While de Boer has preferred the 4-3-3 formation to start, it morphs into a 3-1-4-2 formation in-game with one of the midfielders dropping to the backline. A single pivot sits ahead of this defence allowing the full-backs to move forward and join the attack along with the remaining midfielder. However, in the case of the Netherlands, this limits their build-up from the back. As seen in the image above from the match against Turkey, Frenkie de Jong is acting as the pivot while Martin de Roon has dropped in between the centre-backs. Turkey’s press, however, means that they have cut off the passing lanes to the other central midfielder, in most cases Georginio Wijnaldum, and the wingers are close to the advancing full-backs as well.
Should de Jong look to play a risky pass forward, he could see his side concede possession and become vulnerable to a counter with a 4v5 disadvantage. The only safe option for him is to play it back to one of the back three or the goalkeeper and then once again look to cycle the possession around while searching for a free teammate up the pitch. Often, this leads to long balls aimed towards the full-backs or any forward making a run in behind and with the opposition offering no real passing lane, possession is usually conceded.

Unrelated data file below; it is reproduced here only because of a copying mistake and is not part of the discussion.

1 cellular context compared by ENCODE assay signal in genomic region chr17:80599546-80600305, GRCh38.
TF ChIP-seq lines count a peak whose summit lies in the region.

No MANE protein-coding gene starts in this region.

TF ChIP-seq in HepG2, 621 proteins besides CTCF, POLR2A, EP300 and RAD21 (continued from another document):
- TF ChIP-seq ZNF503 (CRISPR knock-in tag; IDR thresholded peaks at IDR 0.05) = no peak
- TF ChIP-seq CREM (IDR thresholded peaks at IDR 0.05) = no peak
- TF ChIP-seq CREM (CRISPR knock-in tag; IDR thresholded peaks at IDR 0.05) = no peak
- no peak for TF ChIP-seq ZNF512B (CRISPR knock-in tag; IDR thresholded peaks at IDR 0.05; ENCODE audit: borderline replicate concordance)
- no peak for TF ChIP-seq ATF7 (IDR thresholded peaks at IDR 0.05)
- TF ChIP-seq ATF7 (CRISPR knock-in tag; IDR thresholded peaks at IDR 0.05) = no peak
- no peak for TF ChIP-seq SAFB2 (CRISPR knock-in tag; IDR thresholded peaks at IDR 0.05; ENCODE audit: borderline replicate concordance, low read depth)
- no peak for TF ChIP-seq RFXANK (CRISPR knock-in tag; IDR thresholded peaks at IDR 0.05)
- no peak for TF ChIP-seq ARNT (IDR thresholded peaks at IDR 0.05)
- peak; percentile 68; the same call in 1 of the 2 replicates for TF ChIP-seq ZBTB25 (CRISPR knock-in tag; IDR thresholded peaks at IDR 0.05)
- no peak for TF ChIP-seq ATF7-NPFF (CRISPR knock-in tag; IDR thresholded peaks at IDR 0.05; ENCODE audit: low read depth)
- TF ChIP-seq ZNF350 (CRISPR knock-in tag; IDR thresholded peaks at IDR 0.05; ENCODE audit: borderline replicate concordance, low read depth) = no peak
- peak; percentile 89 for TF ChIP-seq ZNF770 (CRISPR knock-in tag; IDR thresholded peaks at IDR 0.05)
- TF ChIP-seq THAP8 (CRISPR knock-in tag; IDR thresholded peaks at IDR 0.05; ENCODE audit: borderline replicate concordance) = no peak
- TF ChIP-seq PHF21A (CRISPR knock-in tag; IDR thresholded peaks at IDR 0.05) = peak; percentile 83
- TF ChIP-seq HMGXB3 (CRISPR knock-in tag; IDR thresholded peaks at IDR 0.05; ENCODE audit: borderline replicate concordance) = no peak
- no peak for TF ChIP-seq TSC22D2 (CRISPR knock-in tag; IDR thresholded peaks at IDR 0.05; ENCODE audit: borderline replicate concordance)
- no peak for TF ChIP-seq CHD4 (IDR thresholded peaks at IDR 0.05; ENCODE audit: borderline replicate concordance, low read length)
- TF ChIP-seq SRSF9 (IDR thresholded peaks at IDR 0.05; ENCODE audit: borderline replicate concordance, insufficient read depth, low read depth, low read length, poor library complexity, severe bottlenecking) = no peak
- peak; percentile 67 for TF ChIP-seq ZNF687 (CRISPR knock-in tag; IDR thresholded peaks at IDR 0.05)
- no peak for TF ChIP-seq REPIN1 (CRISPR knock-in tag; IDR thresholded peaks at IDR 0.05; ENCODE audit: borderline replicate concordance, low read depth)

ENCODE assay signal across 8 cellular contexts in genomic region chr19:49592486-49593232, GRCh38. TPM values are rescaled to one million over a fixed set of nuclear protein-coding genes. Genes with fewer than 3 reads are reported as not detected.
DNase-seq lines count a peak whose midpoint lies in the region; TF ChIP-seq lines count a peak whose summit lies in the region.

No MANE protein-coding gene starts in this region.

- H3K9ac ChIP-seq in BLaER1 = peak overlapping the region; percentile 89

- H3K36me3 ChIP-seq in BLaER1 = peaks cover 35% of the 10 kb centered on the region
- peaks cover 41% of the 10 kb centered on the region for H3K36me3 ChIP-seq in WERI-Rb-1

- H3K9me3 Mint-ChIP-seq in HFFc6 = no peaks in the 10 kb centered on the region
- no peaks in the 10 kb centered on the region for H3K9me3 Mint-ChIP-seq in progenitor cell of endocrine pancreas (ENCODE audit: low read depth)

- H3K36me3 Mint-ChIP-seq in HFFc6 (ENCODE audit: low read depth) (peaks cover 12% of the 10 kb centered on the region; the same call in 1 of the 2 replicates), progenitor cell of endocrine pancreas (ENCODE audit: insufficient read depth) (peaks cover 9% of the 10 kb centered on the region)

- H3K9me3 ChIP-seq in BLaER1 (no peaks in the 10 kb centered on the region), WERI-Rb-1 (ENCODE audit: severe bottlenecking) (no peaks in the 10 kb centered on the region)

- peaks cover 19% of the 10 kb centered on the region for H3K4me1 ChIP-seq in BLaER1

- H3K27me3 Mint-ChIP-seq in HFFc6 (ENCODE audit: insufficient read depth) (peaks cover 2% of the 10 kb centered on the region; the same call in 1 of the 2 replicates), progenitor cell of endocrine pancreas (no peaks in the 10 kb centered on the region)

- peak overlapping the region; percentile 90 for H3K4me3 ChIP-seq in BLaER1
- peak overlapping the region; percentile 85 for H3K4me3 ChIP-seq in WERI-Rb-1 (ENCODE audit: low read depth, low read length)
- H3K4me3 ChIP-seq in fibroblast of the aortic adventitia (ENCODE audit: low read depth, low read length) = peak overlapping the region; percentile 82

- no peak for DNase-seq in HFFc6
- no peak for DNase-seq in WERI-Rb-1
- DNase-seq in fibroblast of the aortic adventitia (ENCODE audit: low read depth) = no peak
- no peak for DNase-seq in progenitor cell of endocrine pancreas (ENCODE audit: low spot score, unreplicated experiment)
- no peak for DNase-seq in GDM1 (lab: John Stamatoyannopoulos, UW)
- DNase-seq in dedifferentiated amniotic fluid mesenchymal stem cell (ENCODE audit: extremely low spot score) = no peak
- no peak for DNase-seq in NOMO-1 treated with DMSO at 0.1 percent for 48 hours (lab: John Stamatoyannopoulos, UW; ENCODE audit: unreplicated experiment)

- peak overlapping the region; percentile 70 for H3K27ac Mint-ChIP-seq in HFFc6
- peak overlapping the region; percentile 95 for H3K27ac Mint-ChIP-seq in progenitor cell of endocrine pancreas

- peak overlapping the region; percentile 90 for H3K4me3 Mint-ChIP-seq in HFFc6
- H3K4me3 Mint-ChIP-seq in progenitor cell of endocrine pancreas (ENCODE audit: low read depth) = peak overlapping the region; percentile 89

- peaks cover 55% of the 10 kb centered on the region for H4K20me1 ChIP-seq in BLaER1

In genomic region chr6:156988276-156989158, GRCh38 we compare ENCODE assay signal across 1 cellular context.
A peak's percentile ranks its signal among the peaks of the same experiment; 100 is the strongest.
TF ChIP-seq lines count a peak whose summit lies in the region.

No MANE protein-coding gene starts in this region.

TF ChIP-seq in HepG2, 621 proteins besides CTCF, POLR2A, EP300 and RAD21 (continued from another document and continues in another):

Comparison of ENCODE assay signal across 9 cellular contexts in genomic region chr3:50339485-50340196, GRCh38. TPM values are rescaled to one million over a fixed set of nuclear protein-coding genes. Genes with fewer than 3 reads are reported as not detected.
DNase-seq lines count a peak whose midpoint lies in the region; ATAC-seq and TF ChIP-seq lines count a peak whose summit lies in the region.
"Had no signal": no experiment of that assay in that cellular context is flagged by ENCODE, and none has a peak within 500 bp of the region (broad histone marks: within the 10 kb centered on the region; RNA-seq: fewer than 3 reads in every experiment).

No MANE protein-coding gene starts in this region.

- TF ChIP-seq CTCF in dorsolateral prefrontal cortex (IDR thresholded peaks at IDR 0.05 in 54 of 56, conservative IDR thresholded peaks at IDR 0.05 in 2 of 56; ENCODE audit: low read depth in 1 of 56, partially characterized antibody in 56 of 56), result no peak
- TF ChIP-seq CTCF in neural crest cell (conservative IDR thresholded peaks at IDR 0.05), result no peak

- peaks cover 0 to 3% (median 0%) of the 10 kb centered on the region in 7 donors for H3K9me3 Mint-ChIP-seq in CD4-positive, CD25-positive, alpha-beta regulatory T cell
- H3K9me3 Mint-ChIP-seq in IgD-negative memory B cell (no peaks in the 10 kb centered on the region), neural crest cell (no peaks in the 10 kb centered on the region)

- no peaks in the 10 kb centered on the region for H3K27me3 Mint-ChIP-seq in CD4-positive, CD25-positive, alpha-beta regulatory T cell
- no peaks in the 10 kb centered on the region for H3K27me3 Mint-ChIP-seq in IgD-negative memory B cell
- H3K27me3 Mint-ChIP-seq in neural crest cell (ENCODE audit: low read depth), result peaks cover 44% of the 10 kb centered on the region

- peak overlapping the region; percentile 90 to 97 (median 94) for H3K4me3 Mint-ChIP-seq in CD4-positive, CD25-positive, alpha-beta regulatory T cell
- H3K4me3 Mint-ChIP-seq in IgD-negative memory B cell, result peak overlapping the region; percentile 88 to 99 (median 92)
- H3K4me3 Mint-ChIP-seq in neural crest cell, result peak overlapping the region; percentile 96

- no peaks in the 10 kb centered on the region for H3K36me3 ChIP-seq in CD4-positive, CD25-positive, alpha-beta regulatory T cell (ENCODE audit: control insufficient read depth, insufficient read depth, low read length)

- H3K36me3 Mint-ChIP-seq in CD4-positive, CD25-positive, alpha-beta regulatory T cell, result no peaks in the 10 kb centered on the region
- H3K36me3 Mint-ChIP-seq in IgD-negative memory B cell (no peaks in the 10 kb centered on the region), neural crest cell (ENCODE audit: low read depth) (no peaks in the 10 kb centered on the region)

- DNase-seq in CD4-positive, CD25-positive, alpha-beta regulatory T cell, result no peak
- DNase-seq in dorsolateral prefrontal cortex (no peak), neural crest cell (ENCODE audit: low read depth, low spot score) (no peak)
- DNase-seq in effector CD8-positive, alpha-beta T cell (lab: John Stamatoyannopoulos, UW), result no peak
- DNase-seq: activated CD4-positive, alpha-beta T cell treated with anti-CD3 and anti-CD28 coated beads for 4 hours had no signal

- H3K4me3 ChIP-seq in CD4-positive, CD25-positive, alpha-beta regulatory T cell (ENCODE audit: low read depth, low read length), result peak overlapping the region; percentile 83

To try and combat this, we also saw de Boer push the central-midfielder out from the backline and into midfield in order to enable his side to play out more effectively. However, in the match against Spain, we see how even this was ineffective. Both the pivots are man-marked by the Spanish midfielders while the forwards in the press look to put the other centre-back in their cover shadow. The winger also applies pressure on the free centre-back in case the ball-carrier is able to find a pass to him as well. Once again, the only real way to play out of this is a long ball towards the flank or the half-spaces for one of the forward players to chase and the Dutch concede possession again.